In a recent ruling, Britain’s Independent Press Standards Organisation (IPSO) has declared Jeremy Clarkson’s column about Meghan Markle in The Sun as sexist. The controversial column, which has since been deleted, was published online and in print in December 2022. In the article, Clarkson expressed his hatred for Meghan and even fantasized about her being publicly humiliated.
The former “Top Gear” presenter’s words were undeniably offensive. He wrote, “Meghan, though, is a different story. I hate her. Not like I hate Nicola Sturgeon or Rose West. I hate her on a cellular level.” His disturbing imagination went further, as he described dreaming of Meghan being paraded “naked through the streets” while people hurled insults and excrement at her.
IPSO received an overwhelming number of complaints from the public, totaling over 25,100. The organization initiated an investigation into the column following the complaints lodged by The Fawcett Society and The WILDE Foundation (Women Into Literature, Development & Empowerment), two women’s organizations.
According to IPSO’s findings, the column breached Clause 12 (Discrimination) of the Editors’ Code of Practice by containing “pejorative and prejudicial” references to Meghan’s sex. This ruling marks a historic moment for IPSO, as it is the first time a complaint based on sexism has been upheld since its establishment in 2014.
The committee highlighted Clarkson’s comparison of Meghan to Nicola Sturgeon and Rose West, emphasizing that the only common characteristic among the three women was their gender, accompanied by Clarkson’s expressed hatred. Furthermore, IPSO cited excerpts from Clarkson’s column that perpetuated stereotypes about women using their sexuality to gain power, insinuating that Meghan’s power stemmed solely from her sexuality rather than her accomplishments or attributes.
However, IPSO rejected a complaint alleging racism in the column. The complaint argued that Clarkson’s mention of Meghan transforming Prince Harry into a “warrior of woke” was racially charged, invoking tropes that sexually objectify Black women more than white women. IPSO acknowledged the complainants’ perspective but concluded that there was no pejorative reference to race in the specific portion of the article.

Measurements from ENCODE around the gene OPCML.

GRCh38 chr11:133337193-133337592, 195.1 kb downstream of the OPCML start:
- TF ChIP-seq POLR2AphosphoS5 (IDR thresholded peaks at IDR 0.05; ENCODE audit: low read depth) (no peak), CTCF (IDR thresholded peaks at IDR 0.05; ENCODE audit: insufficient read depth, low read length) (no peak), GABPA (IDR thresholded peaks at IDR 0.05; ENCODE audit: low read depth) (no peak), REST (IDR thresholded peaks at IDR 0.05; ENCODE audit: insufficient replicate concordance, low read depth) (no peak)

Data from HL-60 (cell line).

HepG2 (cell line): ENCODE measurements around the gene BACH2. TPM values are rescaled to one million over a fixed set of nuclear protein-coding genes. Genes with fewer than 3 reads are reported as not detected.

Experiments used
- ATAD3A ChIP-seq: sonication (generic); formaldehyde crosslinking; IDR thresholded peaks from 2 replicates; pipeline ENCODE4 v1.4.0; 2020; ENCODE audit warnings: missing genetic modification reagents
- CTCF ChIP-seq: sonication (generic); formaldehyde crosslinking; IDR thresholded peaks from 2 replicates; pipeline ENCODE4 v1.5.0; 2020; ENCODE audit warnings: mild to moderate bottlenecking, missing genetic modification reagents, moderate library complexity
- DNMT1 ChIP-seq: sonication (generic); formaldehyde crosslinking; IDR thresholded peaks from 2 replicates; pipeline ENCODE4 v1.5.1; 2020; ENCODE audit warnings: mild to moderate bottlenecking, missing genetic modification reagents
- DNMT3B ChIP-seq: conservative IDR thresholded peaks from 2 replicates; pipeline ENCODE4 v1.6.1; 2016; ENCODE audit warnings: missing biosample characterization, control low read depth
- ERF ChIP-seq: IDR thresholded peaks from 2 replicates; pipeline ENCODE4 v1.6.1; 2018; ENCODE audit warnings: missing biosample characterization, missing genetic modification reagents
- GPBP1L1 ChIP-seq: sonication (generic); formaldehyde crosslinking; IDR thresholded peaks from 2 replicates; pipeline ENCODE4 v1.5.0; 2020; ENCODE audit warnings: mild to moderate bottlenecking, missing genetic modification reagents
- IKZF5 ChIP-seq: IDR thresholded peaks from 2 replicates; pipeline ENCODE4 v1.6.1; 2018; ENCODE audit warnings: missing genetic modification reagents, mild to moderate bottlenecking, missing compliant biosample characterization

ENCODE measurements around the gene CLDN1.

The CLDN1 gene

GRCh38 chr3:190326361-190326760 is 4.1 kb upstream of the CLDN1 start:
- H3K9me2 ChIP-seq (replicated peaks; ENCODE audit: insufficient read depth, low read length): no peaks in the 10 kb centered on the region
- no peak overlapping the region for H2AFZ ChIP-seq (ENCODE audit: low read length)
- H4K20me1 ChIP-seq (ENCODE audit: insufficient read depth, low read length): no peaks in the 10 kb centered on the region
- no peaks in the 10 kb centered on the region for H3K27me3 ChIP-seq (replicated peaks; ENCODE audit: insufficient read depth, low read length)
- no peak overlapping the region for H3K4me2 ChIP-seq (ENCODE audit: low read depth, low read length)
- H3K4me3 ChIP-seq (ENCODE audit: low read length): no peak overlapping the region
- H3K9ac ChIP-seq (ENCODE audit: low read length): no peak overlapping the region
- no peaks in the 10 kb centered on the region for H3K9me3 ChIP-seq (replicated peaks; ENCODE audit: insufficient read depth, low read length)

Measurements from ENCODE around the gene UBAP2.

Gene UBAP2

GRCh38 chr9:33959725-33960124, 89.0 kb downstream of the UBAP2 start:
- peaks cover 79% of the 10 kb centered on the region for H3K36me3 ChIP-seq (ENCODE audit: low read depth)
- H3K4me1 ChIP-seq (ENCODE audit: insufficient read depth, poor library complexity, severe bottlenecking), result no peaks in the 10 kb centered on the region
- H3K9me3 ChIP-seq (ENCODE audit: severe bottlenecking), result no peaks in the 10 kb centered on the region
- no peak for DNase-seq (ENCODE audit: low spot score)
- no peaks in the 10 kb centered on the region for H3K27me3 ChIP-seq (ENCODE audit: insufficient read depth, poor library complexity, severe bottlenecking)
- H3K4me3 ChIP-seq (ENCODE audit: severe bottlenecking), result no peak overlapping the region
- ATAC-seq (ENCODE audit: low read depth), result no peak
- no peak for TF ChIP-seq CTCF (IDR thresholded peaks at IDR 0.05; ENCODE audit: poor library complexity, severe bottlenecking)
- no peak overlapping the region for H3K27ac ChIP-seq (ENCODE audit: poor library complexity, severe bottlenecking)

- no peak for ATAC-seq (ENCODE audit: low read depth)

Following IPSO’s request, The Sun published a summary of the findings on its front page and digital edition. The publication had already expressed regret for publishing the article and promptly removed it from their website. They affirmed their commitment to responsible free expression and emphasized their history of advocating for women’s rights, including campaigns against domestic abuse.
Jeremy Clarkson himself expressed remorse for causing hurt and claimed that his remarks about parading Meghan naked through the streets were a clumsy reference to a scene from “Game of Thrones.” He also stated that he privately reached out to the Duke and Duchess of Sussex, although representatives for the couple denied receiving any communication from Clarkson. Prince Harry publicly condemned Clarkson’s words, describing them as “horrific, hurtful, and cruel,” and highlighting the need for accountability in addressing violence against women.
While this ruling sets a precedent for addressing sexism in media, it also brings attention to the ongoing debate surrounding IPSO’s effectiveness as a press regulator. The organization has faced criticism in the past, with claims that press regulation has not significantly improved since the 2012 Leveson Inquiry. As the fallout from Clarkson’s column continues, the focus remains on promoting responsible journalism and combating discrimination in media portrayal.